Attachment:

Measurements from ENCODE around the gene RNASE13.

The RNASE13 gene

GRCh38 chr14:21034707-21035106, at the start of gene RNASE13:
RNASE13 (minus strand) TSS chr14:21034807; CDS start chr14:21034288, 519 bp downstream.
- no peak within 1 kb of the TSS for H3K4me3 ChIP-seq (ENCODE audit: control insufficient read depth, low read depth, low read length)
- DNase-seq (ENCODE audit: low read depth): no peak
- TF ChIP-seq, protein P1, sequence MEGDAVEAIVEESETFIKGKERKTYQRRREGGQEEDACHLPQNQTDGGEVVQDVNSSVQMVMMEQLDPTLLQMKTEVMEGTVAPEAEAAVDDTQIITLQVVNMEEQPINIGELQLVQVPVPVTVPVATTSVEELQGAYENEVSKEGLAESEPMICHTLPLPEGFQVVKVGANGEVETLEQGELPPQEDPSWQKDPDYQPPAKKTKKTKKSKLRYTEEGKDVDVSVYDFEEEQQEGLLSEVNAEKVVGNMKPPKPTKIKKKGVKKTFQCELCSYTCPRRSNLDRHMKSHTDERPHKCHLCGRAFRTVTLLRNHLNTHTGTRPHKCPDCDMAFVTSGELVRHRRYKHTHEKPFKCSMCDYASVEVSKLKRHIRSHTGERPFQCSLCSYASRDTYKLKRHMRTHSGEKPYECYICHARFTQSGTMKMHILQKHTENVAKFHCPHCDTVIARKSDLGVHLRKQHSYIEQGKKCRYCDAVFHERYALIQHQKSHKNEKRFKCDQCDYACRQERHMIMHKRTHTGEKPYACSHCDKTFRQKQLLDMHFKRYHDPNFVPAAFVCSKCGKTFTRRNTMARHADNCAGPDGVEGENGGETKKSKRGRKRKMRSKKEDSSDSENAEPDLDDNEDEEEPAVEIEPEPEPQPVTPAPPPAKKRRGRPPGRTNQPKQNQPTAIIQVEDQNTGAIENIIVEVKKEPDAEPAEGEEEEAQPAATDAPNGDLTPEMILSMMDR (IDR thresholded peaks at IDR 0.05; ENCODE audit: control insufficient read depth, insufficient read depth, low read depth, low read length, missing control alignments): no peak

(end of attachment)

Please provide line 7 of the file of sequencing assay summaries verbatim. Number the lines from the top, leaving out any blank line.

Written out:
- TF ChIP-seq, protein P1, sequence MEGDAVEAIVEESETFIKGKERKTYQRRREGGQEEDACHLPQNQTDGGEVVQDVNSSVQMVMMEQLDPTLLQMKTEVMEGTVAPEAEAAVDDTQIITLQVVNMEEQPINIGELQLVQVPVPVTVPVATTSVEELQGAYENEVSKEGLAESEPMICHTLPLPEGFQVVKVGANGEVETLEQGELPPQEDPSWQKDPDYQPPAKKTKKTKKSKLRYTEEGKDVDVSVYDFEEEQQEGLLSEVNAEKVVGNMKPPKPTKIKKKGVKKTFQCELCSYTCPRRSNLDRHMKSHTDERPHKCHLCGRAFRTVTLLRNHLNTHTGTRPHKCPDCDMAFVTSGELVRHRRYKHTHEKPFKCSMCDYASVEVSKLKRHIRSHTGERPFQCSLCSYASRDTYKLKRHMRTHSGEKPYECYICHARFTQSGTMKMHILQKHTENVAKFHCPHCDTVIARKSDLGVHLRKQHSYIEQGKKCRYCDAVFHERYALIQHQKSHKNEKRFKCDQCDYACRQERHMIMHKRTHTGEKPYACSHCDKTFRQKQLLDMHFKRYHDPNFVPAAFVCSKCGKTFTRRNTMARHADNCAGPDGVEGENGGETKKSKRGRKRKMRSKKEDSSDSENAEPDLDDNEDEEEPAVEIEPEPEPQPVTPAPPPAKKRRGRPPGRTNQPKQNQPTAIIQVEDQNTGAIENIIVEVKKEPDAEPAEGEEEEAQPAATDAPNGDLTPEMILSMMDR (IDR thresholded peaks at IDR 0.05; ENCODE audit: control insufficient read depth, insufficient read depth, low read depth, low read length, missing control alignments): no peak